Having recently opened the doors to a sleek new studio in Henley’s market square, architect Simon Mack tells us about perfectly flowing spaces, the beauty of small details and how Virtual Reality can help design a home.
Tell us about your background and what you do?
I have an Architectural Studio based on Market Place, in the centre of Henley. We specialise in residential projects, from extensions to new homes and mixed-use development. The studio has achieved Charted practice status from the RIBA and we have been lucky to have worked on some really exciting projects. My family and I have lived in Henley for around eleven years... We love the town and understand how supporting local really does help - we are committed to using locals’ trades, artisans and consultants whenever possible. We have a wealth of talent in Henley, you just need to know where to look.
Prior to Henley, I lived in London working as the senior Architect in an award-winning studio specialising in high-end projects with an emphasis on interior design, something that is a strong theme in all our projects to ensure that the end-product creates beautifully considered spaces. This means we talk about the flow of a space, the view through spaces, the position of furniture and this can be seen in the level of detail provided in the initial sketches.
Alongside our sketches, we are now working with Virtual Reality so can send our clients computer generated models so they can walk, or fly if they wish, through their proposals. The big benefit of this is that clients get a full immersive experience and can make all the design decisions before works start.
What made you decide to take a creative path?
I am lucky to be in a profession that is exciting and I am really passionate about. This stems from a number of factors, during my teens I worked on building sites in the holidays, seeing the various sides of the construction industry from literally the coal (or clay) face, and at school I developed a love of sketching and painting. Architecture is a very immersive profession and the boundaries between work and play are often blurred - I find myself at a weekend happily sitting in a coffee shop sketching a design proposal for a client.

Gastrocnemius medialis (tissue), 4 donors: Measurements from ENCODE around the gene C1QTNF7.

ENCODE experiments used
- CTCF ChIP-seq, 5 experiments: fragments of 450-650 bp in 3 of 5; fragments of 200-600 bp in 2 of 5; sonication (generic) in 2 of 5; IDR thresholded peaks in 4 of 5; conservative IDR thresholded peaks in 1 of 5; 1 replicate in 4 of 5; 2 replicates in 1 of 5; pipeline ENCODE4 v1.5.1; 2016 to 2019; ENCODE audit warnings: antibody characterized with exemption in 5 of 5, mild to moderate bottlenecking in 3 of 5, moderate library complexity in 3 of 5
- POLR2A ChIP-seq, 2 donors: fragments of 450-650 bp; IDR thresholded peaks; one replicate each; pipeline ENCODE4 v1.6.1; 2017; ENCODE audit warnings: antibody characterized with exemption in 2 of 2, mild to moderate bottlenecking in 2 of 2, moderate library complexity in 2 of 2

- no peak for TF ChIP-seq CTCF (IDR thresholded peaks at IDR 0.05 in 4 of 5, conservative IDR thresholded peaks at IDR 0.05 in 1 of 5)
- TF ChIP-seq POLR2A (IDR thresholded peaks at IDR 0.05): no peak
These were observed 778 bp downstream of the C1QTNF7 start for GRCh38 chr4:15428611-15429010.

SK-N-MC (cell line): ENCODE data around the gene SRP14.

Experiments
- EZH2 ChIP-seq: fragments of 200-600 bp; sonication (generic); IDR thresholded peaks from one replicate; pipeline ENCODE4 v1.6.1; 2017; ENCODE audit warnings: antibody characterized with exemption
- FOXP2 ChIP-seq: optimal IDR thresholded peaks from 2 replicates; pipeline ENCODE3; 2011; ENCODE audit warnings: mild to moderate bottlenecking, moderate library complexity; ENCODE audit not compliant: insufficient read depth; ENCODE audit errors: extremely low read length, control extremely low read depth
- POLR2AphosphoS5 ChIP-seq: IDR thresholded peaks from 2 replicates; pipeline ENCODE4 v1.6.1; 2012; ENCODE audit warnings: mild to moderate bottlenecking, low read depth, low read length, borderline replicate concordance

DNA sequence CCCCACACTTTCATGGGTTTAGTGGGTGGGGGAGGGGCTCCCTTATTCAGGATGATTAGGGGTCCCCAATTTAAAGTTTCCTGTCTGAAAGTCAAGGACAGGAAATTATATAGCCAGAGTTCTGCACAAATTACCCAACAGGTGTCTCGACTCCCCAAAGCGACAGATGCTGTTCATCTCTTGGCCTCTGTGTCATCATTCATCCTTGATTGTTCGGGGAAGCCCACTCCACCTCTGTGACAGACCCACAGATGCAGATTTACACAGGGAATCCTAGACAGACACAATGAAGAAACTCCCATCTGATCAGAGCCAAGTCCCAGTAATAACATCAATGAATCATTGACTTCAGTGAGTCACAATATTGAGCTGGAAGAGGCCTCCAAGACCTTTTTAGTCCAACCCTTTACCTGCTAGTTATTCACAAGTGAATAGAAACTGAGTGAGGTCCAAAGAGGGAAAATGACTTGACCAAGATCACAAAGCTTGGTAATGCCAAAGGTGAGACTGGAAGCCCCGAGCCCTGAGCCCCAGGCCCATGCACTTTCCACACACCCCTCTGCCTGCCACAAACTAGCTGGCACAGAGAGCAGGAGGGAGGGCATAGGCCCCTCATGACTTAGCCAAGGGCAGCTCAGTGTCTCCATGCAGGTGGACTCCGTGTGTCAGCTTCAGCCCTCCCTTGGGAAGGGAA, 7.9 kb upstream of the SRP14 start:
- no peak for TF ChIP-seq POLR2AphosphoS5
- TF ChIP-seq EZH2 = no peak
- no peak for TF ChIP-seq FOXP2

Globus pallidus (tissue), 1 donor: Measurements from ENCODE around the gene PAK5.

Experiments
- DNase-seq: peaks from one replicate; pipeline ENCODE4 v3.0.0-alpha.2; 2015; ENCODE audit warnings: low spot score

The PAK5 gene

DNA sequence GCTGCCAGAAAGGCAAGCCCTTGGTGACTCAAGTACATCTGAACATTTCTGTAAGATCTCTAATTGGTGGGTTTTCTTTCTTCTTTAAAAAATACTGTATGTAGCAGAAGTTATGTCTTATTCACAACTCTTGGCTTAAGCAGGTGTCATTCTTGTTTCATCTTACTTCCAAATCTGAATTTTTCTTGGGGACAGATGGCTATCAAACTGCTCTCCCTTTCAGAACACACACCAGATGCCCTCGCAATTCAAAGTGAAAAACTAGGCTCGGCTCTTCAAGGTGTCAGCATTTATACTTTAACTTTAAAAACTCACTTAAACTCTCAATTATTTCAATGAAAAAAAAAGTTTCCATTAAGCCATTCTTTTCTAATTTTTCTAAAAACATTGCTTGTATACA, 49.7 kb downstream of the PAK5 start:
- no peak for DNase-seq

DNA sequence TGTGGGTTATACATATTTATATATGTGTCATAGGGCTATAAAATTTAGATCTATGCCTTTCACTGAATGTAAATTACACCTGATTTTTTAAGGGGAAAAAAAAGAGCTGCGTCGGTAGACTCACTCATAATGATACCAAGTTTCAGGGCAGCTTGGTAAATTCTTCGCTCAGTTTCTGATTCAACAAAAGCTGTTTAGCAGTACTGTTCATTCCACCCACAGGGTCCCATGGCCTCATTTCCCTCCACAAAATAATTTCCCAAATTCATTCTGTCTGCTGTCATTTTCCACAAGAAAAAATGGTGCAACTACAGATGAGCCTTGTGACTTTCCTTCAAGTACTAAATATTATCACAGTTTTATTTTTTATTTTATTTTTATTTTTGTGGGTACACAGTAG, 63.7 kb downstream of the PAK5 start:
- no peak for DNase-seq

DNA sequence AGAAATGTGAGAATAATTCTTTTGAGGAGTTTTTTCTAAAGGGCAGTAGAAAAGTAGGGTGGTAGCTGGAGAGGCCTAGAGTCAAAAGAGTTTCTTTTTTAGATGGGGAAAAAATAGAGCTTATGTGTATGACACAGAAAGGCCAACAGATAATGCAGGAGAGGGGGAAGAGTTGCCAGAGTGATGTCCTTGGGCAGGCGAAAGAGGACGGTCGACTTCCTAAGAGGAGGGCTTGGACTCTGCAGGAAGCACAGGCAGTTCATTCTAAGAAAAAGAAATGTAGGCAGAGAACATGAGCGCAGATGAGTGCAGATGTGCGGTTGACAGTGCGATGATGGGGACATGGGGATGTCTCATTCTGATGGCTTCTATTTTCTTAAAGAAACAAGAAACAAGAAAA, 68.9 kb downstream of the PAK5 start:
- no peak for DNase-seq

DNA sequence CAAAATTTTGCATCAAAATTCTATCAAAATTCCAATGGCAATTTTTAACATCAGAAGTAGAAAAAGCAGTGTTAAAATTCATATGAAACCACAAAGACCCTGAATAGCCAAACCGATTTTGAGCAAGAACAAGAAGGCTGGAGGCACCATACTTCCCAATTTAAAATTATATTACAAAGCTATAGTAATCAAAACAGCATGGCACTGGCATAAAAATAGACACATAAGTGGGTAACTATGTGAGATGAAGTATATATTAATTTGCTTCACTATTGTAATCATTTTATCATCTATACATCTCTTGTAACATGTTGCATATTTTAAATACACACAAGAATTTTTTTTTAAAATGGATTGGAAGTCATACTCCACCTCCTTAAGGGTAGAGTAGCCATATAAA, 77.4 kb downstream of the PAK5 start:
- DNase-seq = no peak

What inspires you and your work?
I have a belief that architecture is a reaction to a situation and / or a person (client), therefore our design process is a collaborative approach... In good design, inspirational does not have to be associated with big or expensive, it can be in the smallest of detail, the material chosen for a new kitchen worktop, the view from a favourite chair or the way a room is filled with natural light.
What has been your biggest highlight to date?
In one of our projects instead of a kitchen splash back between the work surface and wall cabinets, we installed a long window - everybody loves it. “Wow” is used a lot, and it’s possibly the detail most clients request be integrated into the design, it is simple, and creates a fabulous cooking and entertaining environment.
What’s been your biggest challenge?
Starting a studio has been a wonderful experience, it pushes you out of your comfort zone and creates loads of different challenges. For me and speaking to other small businesses, there is often a feeling of having to do it all yourself... Out-sourcing items that are not your expertise is important; for me IT was a big challenge, even setting up the studio e-mail. In hindsight, there are areas I should have got an expert to sort out from the start, this would have given me the time to do what I am an expert on.
Nugget of Wisdom for our community of creatives and small business owners?
“Why should I hire / use you?” this is something you have to ask about your business before you start. You should stand out from the crowd. If you are doing the same as everybody else there is always someone who can do it cheaper, and if that is the way you are competing you will end up working on the tightest of margins and selling yourself short, this will only stifle creativity and produce the indifferent and mediocre.
True art and creativity has huge value and the power to change and even save lives, particularly in these times of lockdown having a big impact on people's mental health.